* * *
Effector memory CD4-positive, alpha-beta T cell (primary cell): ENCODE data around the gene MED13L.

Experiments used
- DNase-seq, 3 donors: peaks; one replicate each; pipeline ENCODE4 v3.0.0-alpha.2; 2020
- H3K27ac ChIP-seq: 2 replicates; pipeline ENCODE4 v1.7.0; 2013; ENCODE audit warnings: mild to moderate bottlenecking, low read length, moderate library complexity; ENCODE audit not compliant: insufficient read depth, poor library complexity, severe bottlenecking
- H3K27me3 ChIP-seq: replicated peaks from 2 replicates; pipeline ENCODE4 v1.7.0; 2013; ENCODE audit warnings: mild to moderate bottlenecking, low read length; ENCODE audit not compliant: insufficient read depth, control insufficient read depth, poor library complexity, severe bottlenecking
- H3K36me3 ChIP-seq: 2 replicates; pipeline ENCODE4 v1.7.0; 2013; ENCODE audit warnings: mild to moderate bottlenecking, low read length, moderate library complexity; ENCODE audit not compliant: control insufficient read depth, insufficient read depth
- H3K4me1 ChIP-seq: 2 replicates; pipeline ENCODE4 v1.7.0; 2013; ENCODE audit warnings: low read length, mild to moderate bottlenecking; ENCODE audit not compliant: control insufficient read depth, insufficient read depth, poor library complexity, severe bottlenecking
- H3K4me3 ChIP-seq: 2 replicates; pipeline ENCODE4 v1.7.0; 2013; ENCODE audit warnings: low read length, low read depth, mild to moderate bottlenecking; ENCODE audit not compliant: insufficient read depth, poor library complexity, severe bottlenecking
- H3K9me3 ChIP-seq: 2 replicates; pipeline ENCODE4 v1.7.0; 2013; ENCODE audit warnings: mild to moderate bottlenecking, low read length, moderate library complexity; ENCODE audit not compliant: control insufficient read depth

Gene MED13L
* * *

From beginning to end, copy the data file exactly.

Effector memory CD4-positive, alpha-beta T cell (primary cell): ENCODE data around the gene MED13L.

Experiments used
- DNase-seq, 3 donors: peaks; one replicate each; pipeline ENCODE4 v3.0.0-alpha.2; 2020
- H3K27ac ChIP-seq: 2 replicates; pipeline ENCODE4 v1.7.0; 2013; ENCODE audit warnings: mild to moderate bottlenecking, low read length, moderate library complexity; ENCODE audit not compliant: insufficient read depth, poor library complexity, severe bottlenecking
- H3K27me3 ChIP-seq: replicated peaks from 2 replicates; pipeline ENCODE4 v1.7.0; 2013; ENCODE audit warnings: mild to moderate bottlenecking, low read length; ENCODE audit not compliant: insufficient read depth, control insufficient read depth, poor library complexity, severe bottlenecking
- H3K36me3 ChIP-seq: 2 replicates; pipeline ENCODE4 v1.7.0; 2013; ENCODE audit warnings: mild to moderate bottlenecking, low read length, moderate library complexity; ENCODE audit not compliant: control insufficient read depth, insufficient read depth
- H3K4me1 ChIP-seq: 2 replicates; pipeline ENCODE4 v1.7.0; 2013; ENCODE audit warnings: low read length, mild to moderate bottlenecking; ENCODE audit not compliant: control insufficient read depth, insufficient read depth, poor library complexity, severe bottlenecking
- H3K4me3 ChIP-seq: 2 replicates; pipeline ENCODE4 v1.7.0; 2013; ENCODE audit warnings: low read length, low read depth, mild to moderate bottlenecking; ENCODE audit not compliant: insufficient read depth, poor library complexity, severe bottlenecking
- H3K9me3 ChIP-seq: 2 replicates; pipeline ENCODE4 v1.7.0; 2013; ENCODE audit warnings: mild to moderate bottlenecking, low read length, moderate library complexity; ENCODE audit not compliant: control insufficient read depth

Gene MED13L